Equality-based Schools

In Educate Together’s equality-based schools, all students are treated with care and equal treatment regardless of their socio-economic, cultural or religious background.

Students are free to be themselves

Students are free to be themselves in an Educate Together school. They are exposed to different beliefs and perspectives in a respectful way which encourages critical thinking. This affirms each student’s identity and encourages them to see diversity and different worldviews in a positive light.

Students are taught an Ethical Education curriculum

This curriculum includes learning about morality and spirituality; equality and justice; belief systems and an ethical approach to the environment. It teaches students about different belief systems as well as atheism, agnosticism and humanism, without promoting any one worldview over another.

There is no faith formation / instruction in any religion during the school day in an Educate Together school. Schools provide facilities for the teaching of faith formation after school, if requested. No student will ever be asked their religion as part of the enrolment process. No students will ever be separated or treated differently in any way due to their religious or philosophical beliefs in an Educate Together school.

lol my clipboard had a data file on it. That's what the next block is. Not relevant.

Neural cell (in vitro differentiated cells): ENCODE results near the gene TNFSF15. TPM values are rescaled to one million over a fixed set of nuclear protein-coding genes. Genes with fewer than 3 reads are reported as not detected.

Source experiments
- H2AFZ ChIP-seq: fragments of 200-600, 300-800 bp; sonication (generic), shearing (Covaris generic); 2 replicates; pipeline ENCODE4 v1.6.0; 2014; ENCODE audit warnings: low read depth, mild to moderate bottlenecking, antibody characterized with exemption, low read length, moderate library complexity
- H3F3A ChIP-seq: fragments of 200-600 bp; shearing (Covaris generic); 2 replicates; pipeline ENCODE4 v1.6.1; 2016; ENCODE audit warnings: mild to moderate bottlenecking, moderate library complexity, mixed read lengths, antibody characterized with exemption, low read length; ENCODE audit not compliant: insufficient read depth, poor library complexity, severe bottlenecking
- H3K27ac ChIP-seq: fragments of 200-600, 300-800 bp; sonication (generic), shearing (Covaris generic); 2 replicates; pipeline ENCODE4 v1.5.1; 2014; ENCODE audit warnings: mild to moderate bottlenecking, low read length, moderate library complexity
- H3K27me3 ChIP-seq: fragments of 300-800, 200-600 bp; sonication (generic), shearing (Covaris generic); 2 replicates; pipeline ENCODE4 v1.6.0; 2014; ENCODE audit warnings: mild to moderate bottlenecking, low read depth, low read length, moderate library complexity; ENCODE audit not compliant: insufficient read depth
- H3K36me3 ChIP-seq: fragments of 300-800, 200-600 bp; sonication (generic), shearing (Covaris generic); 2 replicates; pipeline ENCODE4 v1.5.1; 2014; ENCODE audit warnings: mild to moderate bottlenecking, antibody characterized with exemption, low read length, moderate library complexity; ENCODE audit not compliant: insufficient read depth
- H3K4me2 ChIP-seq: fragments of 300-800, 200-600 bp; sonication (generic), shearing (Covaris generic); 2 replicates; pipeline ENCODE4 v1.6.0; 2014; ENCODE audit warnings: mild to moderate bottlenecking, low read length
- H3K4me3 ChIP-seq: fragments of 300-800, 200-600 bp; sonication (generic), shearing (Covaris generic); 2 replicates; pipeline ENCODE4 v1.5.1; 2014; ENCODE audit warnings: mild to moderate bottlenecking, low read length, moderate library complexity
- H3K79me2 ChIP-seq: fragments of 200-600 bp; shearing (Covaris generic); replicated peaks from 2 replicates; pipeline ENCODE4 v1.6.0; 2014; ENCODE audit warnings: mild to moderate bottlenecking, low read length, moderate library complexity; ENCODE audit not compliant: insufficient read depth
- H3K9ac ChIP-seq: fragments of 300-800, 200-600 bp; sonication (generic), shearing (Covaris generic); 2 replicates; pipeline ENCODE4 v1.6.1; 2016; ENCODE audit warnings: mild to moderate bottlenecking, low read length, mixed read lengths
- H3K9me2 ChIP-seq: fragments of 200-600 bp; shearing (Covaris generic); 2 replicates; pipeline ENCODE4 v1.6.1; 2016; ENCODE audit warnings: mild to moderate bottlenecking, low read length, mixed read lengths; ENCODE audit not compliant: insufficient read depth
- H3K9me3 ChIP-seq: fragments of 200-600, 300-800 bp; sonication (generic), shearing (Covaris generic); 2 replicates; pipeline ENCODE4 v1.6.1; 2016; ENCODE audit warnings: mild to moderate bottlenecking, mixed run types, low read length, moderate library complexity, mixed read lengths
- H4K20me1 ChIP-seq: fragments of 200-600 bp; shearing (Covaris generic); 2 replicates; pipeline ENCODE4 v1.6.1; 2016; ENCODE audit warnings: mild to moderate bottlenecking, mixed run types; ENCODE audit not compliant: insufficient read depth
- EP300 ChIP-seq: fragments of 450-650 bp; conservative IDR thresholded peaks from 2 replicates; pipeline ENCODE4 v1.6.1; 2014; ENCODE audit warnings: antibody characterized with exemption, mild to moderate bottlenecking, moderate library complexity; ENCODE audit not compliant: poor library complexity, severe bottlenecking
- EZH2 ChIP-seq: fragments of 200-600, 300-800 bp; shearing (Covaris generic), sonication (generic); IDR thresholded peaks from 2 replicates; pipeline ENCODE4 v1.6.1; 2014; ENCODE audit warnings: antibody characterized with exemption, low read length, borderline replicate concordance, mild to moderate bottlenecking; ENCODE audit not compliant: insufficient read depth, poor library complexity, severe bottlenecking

Marking religious festivals

At the core of Educate Together’s equality-based ethos is that pupils in our schools are exposed to different beliefs and perspectives in a respectful way that encourages critical thinking. Our schools endeavour to mark religious festivals such as Diwali, Eid, Christmas, Hanukkah, Vaisakhi and others throughout the school term.

In December of each year, for example, many Educate Together schools host annual Festivals of Lights, Seasonal Get Togethers and Winter Fairs. These are inclusive celebrations that incorporate elements of Christmas, Hanukkah and the Winter Solstice as well as other belief systems and philosophical convictions. Religious aspects of these festivities are approached from a learning perspective, rather than from a promotional perspective. At the heart of these celebrations is the principle that all members of the school community are welcome and equally respected.